Truck, Engine Makers Refine Products to Meet 2021 GHG Emission Standards

Cummins X15 engine
A Cummins X15 engine on display at a 2019 industry show. In October, Cummins announced the availability of its 2021 emission-compliant X12 and X15 series diesel engines. (John Sommers II for Transport Topics)

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When the U.S. Environmental Protection Agency and National Highway Traffic Safety Administration in 2016 finalized the Phase 2 standards for greenhouse gas emissions and fuel efficiency for model year 2021 heavy- and medium-duty trucks, no one had a crystal ball that could predict how the market would look four years down the road.

Nonetheless, truck and engine manufacturers were quietly confident they could come up with solutions that not only comply with the regulation but save carriers money through better fuel economy, improved vehicle uptime and reduced maintenance costs.

Since then, original equipment manufacturers and engine suppliers have found a variety of ways to meet the challenges posed by the 2021 standards.

“The OEMs I’m using have done a really good job,” said Jeff Harris, vice president of maintenance for USA Truck and former chairman of American Trucking Associations’ Technology & Maintenance Council.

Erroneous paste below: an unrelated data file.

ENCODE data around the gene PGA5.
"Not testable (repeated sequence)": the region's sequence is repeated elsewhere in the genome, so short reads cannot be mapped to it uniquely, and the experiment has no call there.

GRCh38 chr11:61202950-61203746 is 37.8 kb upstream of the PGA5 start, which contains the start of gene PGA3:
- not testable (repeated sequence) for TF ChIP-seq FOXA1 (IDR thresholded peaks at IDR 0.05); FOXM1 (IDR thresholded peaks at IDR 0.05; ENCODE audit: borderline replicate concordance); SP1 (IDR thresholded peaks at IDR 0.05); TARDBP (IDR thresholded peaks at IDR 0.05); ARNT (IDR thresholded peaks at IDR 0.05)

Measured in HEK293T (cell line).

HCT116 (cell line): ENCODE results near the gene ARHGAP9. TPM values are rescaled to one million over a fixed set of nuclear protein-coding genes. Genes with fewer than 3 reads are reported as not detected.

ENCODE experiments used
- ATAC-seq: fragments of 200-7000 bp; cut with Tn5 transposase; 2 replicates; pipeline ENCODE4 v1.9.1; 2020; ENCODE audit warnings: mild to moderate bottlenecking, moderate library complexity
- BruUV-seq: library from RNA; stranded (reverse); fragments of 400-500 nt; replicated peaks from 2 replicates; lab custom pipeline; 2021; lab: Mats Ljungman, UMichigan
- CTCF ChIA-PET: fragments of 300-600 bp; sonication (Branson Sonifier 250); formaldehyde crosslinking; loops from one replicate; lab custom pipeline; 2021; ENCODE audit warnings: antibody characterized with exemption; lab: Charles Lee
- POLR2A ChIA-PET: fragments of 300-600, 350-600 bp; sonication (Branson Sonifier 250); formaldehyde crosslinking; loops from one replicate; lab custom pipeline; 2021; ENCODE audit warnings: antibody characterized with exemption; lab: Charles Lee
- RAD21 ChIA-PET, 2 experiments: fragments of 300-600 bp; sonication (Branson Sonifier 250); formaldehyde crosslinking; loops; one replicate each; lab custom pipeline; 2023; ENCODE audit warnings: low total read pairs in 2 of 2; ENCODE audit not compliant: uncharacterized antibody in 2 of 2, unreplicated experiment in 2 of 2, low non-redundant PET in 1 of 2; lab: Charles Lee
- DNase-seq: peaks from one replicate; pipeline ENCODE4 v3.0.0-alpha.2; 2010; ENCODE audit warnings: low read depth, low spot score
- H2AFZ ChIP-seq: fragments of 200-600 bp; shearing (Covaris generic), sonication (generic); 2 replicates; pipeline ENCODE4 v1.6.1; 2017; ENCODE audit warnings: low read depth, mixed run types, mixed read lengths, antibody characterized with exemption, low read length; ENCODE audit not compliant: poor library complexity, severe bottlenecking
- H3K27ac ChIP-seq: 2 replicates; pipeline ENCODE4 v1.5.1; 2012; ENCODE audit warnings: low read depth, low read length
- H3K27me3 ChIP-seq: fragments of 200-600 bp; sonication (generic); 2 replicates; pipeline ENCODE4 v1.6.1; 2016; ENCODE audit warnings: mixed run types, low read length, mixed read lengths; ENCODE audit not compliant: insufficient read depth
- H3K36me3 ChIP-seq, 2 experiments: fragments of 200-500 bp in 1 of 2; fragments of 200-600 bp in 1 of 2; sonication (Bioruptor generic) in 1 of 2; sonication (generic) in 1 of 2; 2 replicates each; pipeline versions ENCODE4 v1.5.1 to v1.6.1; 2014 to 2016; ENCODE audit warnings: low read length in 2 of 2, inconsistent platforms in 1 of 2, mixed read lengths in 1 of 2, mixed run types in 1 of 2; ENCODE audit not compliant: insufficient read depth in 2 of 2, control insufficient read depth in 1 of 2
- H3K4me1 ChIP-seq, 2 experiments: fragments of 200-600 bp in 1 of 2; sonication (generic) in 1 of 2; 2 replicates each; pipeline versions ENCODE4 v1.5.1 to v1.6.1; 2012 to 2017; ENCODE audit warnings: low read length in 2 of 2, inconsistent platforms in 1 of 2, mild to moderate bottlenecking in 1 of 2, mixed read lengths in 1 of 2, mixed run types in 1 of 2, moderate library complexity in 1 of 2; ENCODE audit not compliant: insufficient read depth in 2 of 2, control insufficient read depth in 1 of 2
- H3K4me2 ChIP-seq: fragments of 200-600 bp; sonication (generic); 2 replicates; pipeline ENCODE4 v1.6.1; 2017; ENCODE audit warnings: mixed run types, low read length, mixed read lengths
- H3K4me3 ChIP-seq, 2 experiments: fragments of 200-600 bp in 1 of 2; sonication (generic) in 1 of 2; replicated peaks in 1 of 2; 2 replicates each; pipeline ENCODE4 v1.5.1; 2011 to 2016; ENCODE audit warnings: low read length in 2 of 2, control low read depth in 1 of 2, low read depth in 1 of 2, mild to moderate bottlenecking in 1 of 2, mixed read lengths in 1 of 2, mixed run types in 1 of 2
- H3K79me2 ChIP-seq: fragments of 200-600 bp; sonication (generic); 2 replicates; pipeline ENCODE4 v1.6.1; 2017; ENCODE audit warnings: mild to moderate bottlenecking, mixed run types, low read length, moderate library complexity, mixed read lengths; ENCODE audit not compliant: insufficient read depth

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At USA Truck, Harris initially started deploying some of the first 2021-compliant trucks in 2019 while working with manufacturers to provide real-world feedback. He has settled on International and Kenworth models spec’d with a Cummins engine package paired with an Eaton transmission.

His company, like many, is transitioning to automated manual transmissions, and by the end of this trade cycle, he expects to have all but 40 of the 1,500 trucks in his fleet running with AMTs or fully automatic transmissions.

USA Truck, based in Van Buren, Ark., ranks No. 67 on the Transport Topics Top 100 list of the largest for-hire carriers in North America.